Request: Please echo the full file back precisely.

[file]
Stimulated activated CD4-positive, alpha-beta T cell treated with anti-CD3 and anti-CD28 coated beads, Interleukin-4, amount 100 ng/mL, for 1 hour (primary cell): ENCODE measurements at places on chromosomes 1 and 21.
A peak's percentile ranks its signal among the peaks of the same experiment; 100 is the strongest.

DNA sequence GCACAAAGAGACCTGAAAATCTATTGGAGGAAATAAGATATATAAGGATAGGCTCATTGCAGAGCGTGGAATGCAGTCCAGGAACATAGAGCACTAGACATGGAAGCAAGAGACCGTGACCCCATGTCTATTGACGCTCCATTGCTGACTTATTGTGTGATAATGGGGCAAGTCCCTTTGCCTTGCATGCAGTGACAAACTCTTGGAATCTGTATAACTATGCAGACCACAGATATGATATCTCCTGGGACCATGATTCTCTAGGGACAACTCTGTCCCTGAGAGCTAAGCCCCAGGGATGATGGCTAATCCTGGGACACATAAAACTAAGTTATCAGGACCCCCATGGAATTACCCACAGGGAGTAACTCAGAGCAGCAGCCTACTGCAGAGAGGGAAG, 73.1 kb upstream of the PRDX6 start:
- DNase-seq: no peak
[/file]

Stimulated activated CD4-positive, alpha-beta T cell treated with anti-CD3 and anti-CD28 coated beads, Interleukin-4, amount 100 ng/mL, for 1 hour (primary cell): ENCODE measurements at places on chromosomes 1 and 21.
A peak's percentile ranks its signal among the peaks of the same experiment; 100 is the strongest.

DNA sequence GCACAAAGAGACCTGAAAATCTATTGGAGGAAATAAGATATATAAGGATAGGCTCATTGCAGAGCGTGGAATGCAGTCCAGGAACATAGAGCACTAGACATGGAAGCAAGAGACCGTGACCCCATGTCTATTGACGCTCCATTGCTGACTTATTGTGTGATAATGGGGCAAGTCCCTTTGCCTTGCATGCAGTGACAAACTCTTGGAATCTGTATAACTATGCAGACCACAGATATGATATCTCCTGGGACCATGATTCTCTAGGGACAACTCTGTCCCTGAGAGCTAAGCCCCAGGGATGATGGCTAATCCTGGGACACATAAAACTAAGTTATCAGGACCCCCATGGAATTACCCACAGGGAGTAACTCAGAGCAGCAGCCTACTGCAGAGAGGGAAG, 73.1 kb upstream of the PRDX6 start:
- DNase-seq: no peak